Photo 1 is of a normally dressed woman sitting in a chair at a small round table in the corner of the room. To the right of the table hang heavy striped curtains and to the left and slightly behind the woman is the corner of a marble fireplace. The woman is sitting at an angle to the picture plane, her head is turned away with one hand covering the viewer's side of her face, as if to deflect our gaze. Her other hand is splayed approaching or pulling away from a bundle of string lying on the table, it draws the viewer's attention to the string by literally pointing it out. Here is a common bourgeoisie interior with an ordinary woman, what is unusual is her relation to the string. The textual description of the photograph is: "a tangled mass of string in the middle of a bare table provokes a gesture of terror in the woman sitting at this table: a familiar object, indifferent, provokes an unexpected reaction, exceptional, awakes an unforeseeable feeling" (13-14, trans. is mine). [4] Nougé continues by methodically asking what feeling and what kind of reactions are provoked in us by numerous other common objects. Then he asks what sort of effect will seeing this specific event have on the viewer, what is the consequence of seeing the woman so disturbed by the string? With pseudo-logical language and organization, Nougé suggests three possible effects of the unexpected reaction on the onlooker. Possibility a) is that we may identify with the woman and ourselves become terrified by the string, becoming a victim with her. If we fully identify with her, the subversion is successful because reality has been transformed to the point of affecting us. B) We may sympathize with the woman, but without suffering as she does. Here the subversion is partly successful because we are receptive to being asked to see our surroundings differently. We are curious and begin to wonder how a string could cause terror (already accepting that a string could in fact be terrifying) and begin to understand objects and our relationships to them differently. The third possibility c) is utter indifference to the woman and her distress. Subversion here has no effect, it is a failure, but we may perhaps be made an accomplice with the author, in on the deception but not prey to it. Nougé argues that all measures must be taken so that the spectacle grabs our interest, that it should somehow convince us of its truth or potential truth, and that it cause a sympathetic response. In order to achieve these aims a maximum of familiar elements must be maintained in the scene, any modifications must be discreet; only the most necessary subversions should take place (15).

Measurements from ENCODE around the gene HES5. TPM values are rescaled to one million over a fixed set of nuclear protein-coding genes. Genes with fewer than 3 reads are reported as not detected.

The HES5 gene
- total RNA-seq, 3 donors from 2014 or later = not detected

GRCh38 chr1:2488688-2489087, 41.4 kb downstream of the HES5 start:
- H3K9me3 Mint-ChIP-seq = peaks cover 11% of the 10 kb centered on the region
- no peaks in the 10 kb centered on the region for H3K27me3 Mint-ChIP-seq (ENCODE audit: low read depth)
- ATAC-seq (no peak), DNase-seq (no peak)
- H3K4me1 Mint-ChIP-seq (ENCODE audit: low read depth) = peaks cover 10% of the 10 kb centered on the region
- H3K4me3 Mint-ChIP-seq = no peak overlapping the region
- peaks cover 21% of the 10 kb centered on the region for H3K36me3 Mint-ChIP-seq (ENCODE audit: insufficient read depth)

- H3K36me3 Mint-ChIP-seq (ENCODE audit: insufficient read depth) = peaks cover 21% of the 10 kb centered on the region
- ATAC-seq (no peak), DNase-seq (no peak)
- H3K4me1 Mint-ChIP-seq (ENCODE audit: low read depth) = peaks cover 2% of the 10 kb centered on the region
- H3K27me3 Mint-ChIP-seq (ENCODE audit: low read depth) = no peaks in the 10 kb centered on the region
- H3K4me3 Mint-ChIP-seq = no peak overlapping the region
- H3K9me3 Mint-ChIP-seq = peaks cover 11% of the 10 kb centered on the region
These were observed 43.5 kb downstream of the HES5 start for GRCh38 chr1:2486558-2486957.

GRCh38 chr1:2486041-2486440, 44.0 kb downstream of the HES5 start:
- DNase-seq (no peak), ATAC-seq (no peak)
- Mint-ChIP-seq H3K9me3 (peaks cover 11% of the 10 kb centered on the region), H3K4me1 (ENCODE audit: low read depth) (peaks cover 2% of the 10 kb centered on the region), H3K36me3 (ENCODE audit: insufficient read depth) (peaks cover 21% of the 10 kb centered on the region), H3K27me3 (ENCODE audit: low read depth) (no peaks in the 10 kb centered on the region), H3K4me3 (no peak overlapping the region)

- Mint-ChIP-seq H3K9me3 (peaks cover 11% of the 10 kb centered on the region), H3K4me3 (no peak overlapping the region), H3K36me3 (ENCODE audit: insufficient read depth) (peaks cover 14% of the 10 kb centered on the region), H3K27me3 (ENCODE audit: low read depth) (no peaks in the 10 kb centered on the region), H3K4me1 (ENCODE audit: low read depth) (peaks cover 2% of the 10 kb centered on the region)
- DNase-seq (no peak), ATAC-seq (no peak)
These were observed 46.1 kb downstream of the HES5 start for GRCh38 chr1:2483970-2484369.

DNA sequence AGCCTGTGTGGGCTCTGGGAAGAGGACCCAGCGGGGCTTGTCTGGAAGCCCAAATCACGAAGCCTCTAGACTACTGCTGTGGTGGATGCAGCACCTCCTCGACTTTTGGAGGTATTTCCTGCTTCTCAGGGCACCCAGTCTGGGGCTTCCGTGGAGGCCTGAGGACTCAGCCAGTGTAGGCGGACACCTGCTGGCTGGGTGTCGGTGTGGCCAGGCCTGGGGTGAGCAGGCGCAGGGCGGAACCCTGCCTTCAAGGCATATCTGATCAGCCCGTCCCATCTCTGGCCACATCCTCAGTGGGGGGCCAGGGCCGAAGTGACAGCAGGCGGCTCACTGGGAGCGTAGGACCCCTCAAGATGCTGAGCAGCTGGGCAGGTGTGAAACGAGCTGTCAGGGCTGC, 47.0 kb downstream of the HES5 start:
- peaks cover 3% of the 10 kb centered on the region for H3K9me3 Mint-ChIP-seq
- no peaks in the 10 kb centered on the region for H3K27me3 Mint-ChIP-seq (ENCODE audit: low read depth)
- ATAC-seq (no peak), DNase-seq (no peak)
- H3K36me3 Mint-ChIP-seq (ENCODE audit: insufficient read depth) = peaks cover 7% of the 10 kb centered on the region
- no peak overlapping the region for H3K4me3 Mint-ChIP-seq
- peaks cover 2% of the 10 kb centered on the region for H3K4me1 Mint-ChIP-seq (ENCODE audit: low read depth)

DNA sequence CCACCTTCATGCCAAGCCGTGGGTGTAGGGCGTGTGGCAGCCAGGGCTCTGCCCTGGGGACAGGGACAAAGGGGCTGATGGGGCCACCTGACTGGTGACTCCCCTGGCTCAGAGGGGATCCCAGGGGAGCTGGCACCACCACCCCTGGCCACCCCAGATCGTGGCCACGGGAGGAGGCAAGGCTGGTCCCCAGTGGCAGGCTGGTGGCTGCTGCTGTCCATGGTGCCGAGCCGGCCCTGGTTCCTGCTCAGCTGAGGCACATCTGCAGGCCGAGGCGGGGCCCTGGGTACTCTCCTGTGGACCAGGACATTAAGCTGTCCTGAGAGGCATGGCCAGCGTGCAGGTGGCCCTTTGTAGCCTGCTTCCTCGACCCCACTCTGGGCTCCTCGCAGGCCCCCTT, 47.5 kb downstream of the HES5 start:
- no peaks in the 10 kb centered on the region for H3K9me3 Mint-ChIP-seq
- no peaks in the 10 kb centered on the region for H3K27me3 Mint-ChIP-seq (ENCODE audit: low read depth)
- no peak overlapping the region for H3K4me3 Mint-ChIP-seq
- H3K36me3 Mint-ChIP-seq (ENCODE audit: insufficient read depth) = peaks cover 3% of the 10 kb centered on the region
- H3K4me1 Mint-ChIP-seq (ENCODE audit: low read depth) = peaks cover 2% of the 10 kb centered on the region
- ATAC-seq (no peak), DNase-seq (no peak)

The visual, staged and highlighted by the photograph, is central to the disruption. Nougé uses the medium with the understanding that here the photographic is capable of recording with some amount of fidelity, the real. The photograph provides the evidence of the subversion because it gives us an index of the event rather than a constructed reality. The naivety of this position is not at issue here because Nougé is playing to the contradictory work of the medium. Photography is capable of reproducing reality, but that reality is determined by our cultural conventions. At the same time, the objective characteristics that can be exploited in the medium undermine this constructed reality, through various techniques and ideas that are being used within Subversion des Images , like substitution, juxtaposition, the use of text, and the notions of the straight photograph and the snapshot (implied here too, the amateur photographer). We are convinced of the subversion because of the visual evidence, because of the photograph.